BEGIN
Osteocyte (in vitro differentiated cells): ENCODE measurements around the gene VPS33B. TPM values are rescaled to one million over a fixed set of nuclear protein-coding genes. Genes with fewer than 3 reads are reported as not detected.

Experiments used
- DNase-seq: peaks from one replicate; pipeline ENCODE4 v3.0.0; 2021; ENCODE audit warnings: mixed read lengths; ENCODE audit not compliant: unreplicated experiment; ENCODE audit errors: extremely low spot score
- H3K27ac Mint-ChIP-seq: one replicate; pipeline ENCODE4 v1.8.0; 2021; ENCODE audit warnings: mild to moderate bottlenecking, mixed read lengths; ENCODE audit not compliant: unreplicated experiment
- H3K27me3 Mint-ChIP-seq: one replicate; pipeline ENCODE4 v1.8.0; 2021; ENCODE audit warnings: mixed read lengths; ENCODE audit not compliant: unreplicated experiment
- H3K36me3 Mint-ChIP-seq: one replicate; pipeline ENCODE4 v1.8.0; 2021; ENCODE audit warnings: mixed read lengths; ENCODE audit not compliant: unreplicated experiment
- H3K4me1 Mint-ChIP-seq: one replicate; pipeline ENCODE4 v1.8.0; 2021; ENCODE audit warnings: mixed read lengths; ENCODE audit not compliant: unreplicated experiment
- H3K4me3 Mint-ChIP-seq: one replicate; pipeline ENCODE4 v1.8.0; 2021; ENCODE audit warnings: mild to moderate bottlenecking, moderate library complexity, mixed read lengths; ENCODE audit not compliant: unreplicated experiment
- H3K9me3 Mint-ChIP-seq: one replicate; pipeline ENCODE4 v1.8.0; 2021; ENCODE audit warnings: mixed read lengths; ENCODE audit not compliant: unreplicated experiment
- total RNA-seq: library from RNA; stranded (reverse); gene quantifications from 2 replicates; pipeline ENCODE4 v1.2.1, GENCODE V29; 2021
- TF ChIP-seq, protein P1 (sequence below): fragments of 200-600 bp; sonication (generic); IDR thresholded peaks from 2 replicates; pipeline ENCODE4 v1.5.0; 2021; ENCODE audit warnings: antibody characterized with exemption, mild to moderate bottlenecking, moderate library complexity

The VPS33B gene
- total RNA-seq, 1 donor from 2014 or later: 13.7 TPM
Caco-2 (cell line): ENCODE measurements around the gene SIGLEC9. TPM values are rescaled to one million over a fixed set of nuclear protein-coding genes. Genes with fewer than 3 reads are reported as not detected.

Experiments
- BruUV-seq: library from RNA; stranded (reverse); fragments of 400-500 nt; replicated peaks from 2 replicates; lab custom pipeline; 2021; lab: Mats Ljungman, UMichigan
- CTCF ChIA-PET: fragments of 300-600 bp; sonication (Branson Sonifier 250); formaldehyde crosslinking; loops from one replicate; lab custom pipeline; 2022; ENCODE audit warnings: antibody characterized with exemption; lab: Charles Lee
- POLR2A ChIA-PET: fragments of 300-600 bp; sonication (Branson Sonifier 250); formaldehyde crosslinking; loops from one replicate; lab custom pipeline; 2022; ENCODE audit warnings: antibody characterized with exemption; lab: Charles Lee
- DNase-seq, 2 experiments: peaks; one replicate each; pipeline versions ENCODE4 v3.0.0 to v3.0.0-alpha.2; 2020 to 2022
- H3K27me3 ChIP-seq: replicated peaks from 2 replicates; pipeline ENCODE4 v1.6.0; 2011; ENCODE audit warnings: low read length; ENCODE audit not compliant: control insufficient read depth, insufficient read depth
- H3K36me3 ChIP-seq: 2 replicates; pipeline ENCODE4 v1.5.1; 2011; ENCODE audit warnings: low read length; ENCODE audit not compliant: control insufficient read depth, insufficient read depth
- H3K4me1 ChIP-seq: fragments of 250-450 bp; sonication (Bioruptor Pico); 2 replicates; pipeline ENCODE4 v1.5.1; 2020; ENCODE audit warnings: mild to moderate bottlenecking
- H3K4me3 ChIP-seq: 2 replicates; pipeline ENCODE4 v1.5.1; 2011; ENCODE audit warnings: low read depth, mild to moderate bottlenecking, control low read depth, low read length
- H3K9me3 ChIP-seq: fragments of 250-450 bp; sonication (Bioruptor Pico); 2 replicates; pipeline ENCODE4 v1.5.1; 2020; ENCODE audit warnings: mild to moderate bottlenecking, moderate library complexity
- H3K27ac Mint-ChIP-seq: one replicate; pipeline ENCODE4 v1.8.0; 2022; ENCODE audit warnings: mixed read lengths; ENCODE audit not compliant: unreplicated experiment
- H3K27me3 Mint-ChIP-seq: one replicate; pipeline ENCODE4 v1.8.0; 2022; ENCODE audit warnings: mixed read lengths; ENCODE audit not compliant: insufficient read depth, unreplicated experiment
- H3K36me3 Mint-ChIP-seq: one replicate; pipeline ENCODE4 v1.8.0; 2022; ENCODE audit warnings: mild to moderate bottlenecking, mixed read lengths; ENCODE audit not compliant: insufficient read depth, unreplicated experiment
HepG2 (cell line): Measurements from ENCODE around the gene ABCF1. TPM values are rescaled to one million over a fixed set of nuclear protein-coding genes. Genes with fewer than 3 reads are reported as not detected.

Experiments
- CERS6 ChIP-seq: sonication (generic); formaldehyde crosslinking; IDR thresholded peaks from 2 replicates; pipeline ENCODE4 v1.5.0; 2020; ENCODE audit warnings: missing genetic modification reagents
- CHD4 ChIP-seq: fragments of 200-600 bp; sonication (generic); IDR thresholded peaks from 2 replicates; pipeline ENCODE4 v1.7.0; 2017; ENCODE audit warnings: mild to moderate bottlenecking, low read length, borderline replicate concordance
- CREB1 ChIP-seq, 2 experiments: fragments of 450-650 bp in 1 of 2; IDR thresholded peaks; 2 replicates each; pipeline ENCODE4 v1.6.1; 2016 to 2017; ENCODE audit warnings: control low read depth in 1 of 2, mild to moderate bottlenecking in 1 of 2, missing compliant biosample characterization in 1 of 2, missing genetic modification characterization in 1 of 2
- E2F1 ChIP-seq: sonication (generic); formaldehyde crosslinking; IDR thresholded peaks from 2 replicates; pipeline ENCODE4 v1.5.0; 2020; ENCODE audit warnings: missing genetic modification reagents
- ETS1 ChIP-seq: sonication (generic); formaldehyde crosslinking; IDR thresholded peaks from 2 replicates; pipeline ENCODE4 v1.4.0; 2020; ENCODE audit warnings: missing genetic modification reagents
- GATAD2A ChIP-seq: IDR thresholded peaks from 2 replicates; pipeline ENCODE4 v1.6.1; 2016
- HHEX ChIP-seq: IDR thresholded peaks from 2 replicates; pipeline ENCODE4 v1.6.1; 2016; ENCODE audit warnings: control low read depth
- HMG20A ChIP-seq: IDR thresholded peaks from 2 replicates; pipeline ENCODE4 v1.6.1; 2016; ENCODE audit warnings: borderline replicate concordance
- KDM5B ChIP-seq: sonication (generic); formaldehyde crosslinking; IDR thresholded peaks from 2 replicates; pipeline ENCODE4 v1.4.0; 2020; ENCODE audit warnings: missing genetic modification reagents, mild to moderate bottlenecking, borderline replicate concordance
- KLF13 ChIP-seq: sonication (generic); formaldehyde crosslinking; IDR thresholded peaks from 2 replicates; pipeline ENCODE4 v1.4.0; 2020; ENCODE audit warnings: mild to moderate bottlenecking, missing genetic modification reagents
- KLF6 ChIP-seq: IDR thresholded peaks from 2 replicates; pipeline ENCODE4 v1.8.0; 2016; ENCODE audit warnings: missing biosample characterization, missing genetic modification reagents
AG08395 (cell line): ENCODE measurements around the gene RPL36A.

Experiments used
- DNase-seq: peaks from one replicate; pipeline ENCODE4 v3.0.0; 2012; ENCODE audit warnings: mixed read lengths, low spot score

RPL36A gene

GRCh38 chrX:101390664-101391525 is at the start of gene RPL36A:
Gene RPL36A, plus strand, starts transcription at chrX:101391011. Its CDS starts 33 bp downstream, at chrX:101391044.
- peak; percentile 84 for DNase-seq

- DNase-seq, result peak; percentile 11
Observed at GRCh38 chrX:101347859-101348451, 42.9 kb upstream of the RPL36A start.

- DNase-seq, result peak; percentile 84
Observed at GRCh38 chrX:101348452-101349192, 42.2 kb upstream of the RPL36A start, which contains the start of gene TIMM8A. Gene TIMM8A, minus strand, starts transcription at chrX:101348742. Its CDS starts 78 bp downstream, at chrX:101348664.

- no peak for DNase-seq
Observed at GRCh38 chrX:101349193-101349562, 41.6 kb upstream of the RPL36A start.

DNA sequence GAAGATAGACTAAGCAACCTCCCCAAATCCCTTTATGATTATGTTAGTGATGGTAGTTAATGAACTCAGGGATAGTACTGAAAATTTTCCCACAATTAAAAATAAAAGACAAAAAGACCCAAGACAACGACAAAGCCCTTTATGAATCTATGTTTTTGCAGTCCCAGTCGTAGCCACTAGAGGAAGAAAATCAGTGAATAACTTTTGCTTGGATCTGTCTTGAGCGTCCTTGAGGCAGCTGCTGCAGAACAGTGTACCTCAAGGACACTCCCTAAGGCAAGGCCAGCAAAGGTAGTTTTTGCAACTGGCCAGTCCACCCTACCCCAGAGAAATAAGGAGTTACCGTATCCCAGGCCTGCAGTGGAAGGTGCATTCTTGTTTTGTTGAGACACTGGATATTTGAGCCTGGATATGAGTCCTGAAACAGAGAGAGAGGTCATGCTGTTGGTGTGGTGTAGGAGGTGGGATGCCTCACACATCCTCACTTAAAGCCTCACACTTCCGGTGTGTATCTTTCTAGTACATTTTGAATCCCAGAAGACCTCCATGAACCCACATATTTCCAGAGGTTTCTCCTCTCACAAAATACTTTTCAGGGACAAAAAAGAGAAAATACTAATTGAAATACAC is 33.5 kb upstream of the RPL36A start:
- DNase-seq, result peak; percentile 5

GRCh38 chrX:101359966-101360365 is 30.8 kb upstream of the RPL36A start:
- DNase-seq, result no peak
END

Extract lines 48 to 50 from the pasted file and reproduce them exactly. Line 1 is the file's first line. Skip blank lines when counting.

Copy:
- DNase-seq, result peak; percentile 11
Observed at GRCh38 chrX:101347859-101348451, 42.9 kb upstream of the RPL36A start.

- DNase-seq, result peak; percentile 84